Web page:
Stephen Fry in America: The First Three Episodes of the Six-Part BBC Series

by Mira

Stephen Fry’s American travelogue, presented as a documentary series on BBC and available now on DVD. He also wrote a book to accompany the TV documentary.

The popular comedic actor Stephen Fry, enamored with America since his childhood, has probably realized a big dream of his when he got to travel throughout all of the fifty US states between September 2007 and May 2008. The result is a beautiful book, full of wit and fascination with the country he has just explored, and a 6-part BBC series which is now available on DVD.

Firstly, do know that the TV documentary Stephen Fry in America and the book of the same title don’t completely overlap, as it is to be expected. In the book, for instance, Stephen Fry gets to mention more of the history of the places and states and their famous residents. Some of these well-known residents, by the way, are very much alive and make an appearance on the show.

Masks, Mardi Gras, New Orleans
Masks, Mardi Gras, New Orleans

The Documentary Complements the Book Wonderfully

Beginning of Episode 1

I wrote about the book, briefly, here:
Stephen Fry in America: A Book Review, Part I
and here:
Stephen Fry in America. Stephen Fry, His Book, and His Take on California

The first article is just to give you an idea of the kind of experiences Stephen Fry would pick in each state. But saying something like “New Hampshire invites a short discussion of presidential election primaries, a meeting with Mitt Romney, and a brief excursus on the 1944 Bretton Woods conference, which created the International Monetary Fund and the World Bank. He also rides on the oldest mountain cog line in the world” about his trip to New Hampshire doesn’t convey much of the electoral activity the documentary captures, with all the interaction and openness and frantic schedule, or about the surprises this oldest cog line in the world brings when viewed on the screen, with all the smoke from that ton of coal for a ride (and thousand gallons of water), and with that great view from the top of Mount Washington. A mountain which, we’re learning, is the windiest mountain on earth.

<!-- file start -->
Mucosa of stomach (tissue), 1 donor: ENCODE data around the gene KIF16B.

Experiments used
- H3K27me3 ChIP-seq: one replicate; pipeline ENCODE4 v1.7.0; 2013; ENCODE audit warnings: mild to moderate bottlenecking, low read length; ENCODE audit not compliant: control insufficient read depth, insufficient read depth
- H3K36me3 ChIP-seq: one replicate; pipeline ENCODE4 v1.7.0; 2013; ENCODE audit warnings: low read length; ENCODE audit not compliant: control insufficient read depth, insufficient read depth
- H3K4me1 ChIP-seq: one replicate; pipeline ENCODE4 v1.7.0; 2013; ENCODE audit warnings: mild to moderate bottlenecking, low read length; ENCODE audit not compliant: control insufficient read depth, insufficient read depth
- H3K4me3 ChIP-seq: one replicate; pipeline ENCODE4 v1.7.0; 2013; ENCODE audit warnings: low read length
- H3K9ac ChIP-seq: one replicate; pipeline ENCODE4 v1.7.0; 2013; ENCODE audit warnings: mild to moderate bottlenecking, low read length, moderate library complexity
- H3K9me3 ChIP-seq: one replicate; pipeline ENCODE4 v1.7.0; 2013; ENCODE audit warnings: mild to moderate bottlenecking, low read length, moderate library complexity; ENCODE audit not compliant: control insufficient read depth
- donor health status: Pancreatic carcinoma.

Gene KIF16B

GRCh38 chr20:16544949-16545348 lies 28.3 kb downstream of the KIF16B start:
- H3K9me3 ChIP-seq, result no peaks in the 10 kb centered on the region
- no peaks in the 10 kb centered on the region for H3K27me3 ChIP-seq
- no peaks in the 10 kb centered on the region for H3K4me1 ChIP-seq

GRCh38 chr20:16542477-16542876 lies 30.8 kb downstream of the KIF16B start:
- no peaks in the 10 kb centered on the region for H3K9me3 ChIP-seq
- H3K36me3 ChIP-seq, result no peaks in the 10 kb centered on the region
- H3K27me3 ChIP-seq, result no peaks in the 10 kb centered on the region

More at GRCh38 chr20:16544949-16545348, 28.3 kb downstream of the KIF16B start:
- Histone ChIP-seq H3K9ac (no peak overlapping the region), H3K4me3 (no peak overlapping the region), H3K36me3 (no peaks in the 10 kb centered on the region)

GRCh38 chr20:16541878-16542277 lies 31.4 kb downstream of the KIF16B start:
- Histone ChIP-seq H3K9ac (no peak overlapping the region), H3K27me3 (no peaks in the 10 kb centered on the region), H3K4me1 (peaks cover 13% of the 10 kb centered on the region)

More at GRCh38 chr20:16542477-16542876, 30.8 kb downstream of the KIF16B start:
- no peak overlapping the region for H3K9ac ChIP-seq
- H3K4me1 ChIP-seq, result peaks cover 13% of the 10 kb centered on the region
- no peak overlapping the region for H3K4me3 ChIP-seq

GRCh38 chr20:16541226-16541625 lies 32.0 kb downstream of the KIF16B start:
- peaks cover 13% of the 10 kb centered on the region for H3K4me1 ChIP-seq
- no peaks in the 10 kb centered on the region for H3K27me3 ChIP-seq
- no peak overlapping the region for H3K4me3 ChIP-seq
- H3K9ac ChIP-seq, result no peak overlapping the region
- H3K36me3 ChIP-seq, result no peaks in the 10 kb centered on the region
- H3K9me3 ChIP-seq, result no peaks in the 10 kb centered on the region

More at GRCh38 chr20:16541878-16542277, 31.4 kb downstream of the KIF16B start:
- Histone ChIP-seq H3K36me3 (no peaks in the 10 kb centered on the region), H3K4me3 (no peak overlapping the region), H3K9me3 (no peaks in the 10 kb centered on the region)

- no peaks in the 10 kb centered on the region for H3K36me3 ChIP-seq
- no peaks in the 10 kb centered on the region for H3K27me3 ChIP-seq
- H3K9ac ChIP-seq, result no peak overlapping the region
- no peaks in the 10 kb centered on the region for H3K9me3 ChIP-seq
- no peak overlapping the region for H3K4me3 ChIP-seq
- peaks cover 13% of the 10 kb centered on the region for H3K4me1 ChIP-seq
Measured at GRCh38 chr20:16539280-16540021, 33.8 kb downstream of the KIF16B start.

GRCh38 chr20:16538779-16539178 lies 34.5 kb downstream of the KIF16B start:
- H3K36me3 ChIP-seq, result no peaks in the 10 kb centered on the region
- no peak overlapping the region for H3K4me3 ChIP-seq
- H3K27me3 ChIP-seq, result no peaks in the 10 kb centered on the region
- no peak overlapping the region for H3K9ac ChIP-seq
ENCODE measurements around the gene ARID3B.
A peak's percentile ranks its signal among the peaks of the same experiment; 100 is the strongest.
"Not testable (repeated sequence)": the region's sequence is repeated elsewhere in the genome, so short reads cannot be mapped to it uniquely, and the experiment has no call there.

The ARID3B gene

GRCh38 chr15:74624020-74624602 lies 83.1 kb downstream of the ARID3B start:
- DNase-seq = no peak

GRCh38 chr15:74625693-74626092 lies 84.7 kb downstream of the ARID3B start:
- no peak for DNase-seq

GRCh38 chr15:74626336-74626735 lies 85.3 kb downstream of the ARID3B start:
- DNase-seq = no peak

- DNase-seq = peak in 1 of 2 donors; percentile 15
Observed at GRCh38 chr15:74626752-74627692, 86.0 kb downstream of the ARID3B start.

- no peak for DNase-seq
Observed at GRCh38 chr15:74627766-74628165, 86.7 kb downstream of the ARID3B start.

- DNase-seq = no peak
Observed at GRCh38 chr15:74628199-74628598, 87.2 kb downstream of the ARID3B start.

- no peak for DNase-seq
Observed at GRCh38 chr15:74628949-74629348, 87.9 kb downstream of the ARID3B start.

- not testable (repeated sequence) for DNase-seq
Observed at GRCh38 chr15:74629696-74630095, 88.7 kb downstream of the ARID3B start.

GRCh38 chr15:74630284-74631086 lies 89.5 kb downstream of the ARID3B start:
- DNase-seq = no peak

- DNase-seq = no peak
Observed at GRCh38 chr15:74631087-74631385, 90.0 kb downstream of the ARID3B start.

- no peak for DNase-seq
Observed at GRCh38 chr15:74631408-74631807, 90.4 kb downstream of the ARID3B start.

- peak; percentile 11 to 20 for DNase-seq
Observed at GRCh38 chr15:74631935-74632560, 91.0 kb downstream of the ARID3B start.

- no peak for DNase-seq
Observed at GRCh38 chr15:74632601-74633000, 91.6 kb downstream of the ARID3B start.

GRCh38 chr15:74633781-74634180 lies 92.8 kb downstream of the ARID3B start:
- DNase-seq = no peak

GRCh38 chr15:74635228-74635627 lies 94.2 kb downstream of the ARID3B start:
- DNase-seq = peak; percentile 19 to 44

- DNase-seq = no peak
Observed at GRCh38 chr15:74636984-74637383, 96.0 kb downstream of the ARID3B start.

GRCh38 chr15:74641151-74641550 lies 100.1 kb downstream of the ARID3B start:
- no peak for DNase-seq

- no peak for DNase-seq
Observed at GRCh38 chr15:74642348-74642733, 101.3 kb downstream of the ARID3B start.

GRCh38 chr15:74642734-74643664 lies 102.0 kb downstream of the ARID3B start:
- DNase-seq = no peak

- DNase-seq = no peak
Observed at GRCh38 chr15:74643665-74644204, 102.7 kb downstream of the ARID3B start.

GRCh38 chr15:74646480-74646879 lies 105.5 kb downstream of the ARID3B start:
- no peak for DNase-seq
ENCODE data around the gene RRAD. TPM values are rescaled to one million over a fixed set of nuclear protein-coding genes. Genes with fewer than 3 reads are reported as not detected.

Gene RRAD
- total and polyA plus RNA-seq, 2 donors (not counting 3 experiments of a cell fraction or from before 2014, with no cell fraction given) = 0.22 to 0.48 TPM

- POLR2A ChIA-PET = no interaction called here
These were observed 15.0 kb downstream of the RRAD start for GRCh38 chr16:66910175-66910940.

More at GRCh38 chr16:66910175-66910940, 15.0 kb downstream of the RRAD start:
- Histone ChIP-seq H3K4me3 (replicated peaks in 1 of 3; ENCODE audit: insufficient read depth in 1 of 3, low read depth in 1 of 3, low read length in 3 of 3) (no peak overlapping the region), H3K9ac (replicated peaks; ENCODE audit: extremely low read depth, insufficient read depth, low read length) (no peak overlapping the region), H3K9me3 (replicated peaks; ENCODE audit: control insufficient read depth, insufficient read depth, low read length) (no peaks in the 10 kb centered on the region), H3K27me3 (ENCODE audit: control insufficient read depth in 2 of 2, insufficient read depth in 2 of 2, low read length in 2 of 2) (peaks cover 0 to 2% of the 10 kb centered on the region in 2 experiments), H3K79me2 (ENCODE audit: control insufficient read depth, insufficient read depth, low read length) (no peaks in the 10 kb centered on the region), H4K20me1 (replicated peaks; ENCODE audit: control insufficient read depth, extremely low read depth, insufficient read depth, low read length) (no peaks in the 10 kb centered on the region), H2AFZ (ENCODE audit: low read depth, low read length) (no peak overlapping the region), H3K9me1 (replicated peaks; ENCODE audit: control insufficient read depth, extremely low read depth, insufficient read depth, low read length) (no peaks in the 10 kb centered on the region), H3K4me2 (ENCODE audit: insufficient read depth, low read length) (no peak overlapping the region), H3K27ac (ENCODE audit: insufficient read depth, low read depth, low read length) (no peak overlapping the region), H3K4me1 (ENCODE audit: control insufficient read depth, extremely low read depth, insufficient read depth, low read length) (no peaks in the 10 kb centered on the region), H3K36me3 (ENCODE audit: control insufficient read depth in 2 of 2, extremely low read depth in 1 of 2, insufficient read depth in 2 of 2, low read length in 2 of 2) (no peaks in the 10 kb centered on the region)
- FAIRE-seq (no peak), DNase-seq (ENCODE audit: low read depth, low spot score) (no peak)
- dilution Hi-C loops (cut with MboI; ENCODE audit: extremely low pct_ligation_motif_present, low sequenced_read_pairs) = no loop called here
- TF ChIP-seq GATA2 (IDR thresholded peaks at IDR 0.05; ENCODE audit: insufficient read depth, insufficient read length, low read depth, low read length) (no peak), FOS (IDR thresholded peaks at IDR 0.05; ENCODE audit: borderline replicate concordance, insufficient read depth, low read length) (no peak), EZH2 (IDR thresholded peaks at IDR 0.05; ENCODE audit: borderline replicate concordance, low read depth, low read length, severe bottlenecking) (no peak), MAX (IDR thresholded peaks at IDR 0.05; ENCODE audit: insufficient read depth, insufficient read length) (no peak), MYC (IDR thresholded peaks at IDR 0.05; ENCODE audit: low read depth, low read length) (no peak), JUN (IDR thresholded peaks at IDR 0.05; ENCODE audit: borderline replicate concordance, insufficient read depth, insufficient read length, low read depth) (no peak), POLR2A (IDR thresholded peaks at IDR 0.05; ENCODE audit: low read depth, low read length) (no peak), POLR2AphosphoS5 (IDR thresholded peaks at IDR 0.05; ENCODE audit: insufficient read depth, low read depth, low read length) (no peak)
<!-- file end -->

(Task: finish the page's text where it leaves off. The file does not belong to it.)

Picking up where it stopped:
More about Episode 1 (New World)

Neither does it tell you anything about the elegant beauty and grandeur of the Mount Washington Hotel in Bretton Woods, which we glimpse in the documentary (even if only from the outside of the hotel).

Then Vermont. In the book, it’s about several things, maple syrup among them (Stephen Fry writes that “Americans like to pour all over their breakfast, on waffles and pancakes certainly, but on bacon too”). In the documentary, it’s about Ben and Jerry’s ice cream only, but somehow Stephen Fry’s visit there becomes something memorable; he’s his bubbly self and other visitors take to him immediately. There are laughs and “Even Stephen” ice cream with great texture and flavors. It contains a vanilla base, English toffee chocolate fudge, some granulated thing Stephen is very pleased with (but doesn’t name), and walnuts. The tour party is very happy with Stephen’s ice cream, and I’m reminded of the value of really good ice cream. And I agree with him that life is hard enough to warrant some ice cream.

There’s much more in Episode 1. I’ll let you discover it on your own.

U.S. States Covered in the First Episode of Stephen Fry in America

States Covered in 1st Episode
States Covered in 1st Episode

Episode 2 (Deep South)

Episode 2 (Deep South) starts with Stephen Fry at Arlington Cemetery in Virginia, and then with him looking for the marker of the Mason-Dixon line.

Once in West Virginia, Fry makes it to a coal mine, where everyone seems to sport a mustache (many of them have the whole deal: mustache and beard). Stephen Fry jokes around with one guy: